The safety of a republic depends essentially on the energy of a common national sentiment; on a uniformity of principles and habits; on the exemption of the citizens from foreign bias, and prejudice; and on that love of country which will almost invariably be found to be closely connected with birth, education, and family.
[The] most deadly adversaries of republican government might naturally be expected to make their approaches from more than one quarter, but chiefly from the desire in foreign powers to gain improper [ascendancy] in our councils.
Allow a government to decline paying its debts and you overthrow all public morality — you unhinge all the principles that preserve the limits of free constitutions. Nothing can more affect national prosperity than a constant and systematic attention to extinguish the present debt and to avoid as much as possibly the incurring of any new debt.
No legislative act, therefore, contrary to the Constitution, can be valid. To deny this, would be to affirm, that the deputy is greater than his principal; that the servant is above his master; that the representatives of the people are superior to the people themselves; that men acting by virtue of powers, may do not only what their powers do not authorize, but what they forbid.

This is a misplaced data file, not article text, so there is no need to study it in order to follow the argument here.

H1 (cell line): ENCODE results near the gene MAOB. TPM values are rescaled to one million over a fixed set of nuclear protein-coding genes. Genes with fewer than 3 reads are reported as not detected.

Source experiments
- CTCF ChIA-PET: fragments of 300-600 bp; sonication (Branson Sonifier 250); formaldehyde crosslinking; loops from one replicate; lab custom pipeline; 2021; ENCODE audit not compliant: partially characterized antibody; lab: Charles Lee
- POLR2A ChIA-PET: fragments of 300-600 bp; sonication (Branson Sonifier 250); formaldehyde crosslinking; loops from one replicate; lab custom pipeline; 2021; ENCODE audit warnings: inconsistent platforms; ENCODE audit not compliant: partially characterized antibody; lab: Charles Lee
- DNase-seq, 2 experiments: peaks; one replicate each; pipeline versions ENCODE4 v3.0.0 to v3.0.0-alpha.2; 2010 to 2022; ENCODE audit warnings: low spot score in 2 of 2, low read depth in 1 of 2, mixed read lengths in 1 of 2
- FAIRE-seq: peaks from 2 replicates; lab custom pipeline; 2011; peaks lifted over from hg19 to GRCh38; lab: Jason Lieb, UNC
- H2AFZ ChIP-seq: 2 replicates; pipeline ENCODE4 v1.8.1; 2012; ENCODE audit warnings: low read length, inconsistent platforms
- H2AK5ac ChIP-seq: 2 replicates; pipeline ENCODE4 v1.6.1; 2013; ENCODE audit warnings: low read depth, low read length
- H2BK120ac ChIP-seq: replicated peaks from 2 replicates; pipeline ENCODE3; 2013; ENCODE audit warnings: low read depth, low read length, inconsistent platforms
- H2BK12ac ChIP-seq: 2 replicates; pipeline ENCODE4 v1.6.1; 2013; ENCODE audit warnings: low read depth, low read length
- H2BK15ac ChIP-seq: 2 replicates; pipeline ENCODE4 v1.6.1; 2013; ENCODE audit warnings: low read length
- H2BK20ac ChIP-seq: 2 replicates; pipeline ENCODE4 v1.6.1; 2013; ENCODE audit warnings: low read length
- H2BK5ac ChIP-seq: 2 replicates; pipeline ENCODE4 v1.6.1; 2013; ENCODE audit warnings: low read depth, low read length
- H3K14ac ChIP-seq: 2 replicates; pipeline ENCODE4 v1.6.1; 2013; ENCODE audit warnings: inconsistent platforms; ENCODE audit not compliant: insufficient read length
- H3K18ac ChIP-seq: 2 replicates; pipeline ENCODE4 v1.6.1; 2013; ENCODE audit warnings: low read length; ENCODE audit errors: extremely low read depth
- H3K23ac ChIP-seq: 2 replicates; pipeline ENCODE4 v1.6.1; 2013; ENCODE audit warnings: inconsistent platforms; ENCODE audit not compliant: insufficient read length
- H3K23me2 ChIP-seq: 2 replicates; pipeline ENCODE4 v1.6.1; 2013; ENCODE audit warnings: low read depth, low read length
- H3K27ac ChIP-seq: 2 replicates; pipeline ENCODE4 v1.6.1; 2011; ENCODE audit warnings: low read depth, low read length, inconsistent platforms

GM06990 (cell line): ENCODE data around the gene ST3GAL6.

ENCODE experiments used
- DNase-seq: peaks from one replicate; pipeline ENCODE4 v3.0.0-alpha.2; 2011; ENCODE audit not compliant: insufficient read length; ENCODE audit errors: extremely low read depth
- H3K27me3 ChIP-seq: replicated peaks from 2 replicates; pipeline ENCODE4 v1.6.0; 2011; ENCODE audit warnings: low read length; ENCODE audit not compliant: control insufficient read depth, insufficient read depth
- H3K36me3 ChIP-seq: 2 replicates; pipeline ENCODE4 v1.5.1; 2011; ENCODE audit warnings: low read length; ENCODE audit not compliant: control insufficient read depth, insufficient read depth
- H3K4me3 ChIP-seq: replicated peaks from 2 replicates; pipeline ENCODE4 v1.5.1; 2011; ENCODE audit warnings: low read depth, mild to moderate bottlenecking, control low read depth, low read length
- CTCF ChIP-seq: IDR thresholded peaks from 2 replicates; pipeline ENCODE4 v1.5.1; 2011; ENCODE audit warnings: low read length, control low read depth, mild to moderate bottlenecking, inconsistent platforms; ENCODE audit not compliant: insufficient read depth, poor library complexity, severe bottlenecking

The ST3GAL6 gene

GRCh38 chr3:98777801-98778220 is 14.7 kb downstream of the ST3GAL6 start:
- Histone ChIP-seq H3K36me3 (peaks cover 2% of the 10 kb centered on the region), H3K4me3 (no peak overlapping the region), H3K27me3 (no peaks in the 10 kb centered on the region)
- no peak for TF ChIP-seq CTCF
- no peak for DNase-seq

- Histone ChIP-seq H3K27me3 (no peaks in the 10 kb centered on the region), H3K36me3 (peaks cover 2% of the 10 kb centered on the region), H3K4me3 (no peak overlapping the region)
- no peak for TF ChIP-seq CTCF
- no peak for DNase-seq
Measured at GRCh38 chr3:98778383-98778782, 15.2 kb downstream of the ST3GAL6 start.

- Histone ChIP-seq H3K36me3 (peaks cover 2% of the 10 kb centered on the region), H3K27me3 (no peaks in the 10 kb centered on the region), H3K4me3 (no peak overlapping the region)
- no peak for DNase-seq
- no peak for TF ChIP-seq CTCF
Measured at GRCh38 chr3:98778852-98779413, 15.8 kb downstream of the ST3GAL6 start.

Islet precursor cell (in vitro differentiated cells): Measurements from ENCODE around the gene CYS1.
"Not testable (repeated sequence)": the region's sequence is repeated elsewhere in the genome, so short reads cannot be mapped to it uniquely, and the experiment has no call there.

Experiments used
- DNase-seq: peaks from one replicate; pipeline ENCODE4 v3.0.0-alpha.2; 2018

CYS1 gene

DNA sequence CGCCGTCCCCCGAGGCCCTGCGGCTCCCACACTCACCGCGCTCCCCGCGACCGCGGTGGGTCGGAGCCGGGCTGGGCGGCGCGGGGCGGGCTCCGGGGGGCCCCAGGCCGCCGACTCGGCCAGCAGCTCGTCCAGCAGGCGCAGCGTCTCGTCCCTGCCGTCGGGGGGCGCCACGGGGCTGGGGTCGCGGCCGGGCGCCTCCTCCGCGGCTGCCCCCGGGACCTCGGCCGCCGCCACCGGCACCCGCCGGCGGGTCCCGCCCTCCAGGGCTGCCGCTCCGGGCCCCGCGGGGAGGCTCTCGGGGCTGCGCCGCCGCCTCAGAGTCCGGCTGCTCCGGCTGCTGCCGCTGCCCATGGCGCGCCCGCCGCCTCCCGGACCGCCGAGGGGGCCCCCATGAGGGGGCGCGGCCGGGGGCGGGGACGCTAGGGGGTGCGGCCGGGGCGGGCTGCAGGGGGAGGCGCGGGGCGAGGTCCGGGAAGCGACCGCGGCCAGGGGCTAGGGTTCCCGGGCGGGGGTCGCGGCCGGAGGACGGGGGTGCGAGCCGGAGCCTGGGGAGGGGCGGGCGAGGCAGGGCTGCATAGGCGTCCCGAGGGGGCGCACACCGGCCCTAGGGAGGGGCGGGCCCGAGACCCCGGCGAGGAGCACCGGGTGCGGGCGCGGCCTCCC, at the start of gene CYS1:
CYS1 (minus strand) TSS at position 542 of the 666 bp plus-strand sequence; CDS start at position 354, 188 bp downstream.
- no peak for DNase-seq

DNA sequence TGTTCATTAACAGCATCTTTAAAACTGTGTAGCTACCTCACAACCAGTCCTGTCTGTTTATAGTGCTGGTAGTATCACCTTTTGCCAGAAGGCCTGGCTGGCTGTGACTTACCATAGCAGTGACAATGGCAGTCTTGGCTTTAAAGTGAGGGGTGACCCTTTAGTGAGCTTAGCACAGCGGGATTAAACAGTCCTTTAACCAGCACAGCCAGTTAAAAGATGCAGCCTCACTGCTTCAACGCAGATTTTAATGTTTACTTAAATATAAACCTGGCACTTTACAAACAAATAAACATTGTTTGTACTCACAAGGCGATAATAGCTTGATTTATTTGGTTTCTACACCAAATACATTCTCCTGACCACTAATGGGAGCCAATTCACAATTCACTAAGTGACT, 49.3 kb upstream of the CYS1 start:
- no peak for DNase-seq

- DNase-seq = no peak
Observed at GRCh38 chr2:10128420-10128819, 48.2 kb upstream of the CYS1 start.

Foreign influence is truly the Grecian horse to a republic. We cannot be too careful to exclude its influence.
The natural cure for an ill-administration … is a change of men.
Of those men who have overturned the liberties of republics, the greatest number have begun their career by paying an obsequious court to the people, commencing demagogues and ending tyrants.
There is a certain enthusiasm in liberty, that makes human nature rise above itself, in acts of bravery and heroism.
To cherish and stimulate the activity of the human mind, by multiplying the objects of enterprise, is not among the least considerable of the expedients, by which the wealth of a nation may be promoted.
If the federal government should overpass the just bounds of its authority and make a tyrannical use of its powers, the people, whose creature it is, must appeal to the standard they have formed, and take such measures to redress the injury done to the Constitution as the exigency may suggest and prudence justify.